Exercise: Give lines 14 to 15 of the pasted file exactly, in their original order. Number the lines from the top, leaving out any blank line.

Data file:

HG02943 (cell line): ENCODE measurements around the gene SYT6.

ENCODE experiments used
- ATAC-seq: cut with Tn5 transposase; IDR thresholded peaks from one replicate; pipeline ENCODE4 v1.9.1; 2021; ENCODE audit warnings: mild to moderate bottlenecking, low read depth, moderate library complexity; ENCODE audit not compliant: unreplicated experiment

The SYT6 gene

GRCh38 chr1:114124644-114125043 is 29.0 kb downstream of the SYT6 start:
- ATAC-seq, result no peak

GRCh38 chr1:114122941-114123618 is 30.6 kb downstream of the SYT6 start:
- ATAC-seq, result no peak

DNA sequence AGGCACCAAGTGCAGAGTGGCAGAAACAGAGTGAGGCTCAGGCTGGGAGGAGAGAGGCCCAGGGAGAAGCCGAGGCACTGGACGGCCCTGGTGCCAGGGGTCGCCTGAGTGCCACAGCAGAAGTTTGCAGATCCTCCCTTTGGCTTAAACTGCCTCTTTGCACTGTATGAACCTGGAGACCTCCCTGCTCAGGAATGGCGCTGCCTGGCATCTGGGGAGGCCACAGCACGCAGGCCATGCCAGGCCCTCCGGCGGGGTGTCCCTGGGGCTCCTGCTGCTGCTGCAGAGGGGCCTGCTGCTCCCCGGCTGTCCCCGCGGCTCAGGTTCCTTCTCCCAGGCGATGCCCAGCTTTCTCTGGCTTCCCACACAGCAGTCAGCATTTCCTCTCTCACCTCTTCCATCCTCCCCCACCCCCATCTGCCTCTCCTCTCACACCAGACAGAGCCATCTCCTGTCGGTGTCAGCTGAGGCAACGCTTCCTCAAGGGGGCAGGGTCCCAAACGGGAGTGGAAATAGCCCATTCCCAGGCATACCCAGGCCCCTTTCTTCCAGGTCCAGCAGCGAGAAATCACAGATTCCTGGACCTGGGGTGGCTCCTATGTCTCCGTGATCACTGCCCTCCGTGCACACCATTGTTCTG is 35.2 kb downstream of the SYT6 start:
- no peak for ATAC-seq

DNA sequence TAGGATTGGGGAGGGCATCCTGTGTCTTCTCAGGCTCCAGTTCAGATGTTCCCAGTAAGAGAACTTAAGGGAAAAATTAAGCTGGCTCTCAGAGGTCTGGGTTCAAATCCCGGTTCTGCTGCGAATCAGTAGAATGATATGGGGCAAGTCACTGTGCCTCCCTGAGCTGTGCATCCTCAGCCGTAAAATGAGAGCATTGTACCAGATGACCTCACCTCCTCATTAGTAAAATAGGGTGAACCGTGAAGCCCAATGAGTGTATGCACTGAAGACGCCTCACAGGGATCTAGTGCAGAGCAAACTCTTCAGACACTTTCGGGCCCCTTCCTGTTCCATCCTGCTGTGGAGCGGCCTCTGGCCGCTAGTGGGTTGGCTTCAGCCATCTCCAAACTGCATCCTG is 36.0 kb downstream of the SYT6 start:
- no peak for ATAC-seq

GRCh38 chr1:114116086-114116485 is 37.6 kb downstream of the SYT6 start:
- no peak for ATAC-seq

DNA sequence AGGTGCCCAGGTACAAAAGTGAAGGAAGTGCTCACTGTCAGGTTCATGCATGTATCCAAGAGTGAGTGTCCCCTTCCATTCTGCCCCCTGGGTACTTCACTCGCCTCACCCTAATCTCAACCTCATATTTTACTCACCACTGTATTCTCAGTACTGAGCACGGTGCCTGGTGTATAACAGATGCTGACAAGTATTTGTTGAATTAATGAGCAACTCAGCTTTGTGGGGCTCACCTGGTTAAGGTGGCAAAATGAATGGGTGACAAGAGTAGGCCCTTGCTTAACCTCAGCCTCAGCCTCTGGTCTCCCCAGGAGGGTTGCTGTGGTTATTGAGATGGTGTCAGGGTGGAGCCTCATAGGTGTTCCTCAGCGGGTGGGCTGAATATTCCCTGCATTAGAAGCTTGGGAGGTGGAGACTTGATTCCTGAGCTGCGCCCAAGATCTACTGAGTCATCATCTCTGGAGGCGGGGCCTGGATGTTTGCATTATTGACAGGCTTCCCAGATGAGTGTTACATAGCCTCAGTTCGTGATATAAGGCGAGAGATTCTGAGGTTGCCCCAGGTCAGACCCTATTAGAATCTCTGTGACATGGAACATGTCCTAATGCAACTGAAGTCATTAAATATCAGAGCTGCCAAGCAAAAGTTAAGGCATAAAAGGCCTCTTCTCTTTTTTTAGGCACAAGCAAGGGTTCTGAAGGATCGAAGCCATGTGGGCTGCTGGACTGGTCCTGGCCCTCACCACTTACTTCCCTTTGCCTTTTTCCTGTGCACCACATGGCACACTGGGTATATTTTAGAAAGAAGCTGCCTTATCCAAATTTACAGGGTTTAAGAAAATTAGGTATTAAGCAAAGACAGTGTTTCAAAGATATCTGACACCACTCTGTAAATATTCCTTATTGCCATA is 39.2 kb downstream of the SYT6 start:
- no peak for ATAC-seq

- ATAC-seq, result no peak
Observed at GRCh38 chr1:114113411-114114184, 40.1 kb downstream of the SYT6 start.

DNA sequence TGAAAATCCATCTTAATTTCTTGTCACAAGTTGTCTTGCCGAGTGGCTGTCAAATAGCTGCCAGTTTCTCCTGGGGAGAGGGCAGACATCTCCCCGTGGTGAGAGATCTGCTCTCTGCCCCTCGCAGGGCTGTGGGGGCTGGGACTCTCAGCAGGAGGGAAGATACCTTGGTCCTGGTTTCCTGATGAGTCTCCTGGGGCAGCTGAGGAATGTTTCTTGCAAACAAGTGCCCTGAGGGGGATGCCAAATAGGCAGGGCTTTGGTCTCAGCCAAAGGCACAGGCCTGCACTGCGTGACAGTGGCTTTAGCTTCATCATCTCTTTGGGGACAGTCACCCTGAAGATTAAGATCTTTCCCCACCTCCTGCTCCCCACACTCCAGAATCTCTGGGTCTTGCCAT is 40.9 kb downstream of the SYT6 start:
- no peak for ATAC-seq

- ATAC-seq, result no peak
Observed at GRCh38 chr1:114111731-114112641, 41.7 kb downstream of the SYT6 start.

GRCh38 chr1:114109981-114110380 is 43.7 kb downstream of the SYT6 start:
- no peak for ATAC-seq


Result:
- no peak for ATAC-seq

DNA sequence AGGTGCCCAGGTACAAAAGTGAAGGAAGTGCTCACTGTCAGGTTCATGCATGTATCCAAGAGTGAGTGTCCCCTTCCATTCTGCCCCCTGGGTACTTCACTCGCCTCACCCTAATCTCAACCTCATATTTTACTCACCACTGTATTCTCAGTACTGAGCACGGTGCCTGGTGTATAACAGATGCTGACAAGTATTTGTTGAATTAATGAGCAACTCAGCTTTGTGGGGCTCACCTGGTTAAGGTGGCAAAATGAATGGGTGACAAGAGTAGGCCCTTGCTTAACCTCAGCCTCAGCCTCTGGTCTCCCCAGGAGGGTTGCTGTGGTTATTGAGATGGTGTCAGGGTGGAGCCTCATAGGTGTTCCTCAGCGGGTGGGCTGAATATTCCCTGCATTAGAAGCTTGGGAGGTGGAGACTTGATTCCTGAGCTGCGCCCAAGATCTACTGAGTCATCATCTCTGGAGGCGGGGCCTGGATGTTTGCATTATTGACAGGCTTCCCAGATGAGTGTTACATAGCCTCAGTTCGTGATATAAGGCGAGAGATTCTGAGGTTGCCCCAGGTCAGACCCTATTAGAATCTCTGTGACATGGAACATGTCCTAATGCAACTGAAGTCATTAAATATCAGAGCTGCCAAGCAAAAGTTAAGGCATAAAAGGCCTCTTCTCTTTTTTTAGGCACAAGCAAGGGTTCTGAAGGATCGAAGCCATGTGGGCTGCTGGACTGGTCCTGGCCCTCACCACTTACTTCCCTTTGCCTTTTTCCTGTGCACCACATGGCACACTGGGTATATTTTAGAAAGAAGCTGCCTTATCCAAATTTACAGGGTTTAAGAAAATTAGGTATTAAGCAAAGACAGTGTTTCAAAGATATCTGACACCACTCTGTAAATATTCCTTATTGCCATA is 39.2 kb downstream of the SYT6 start: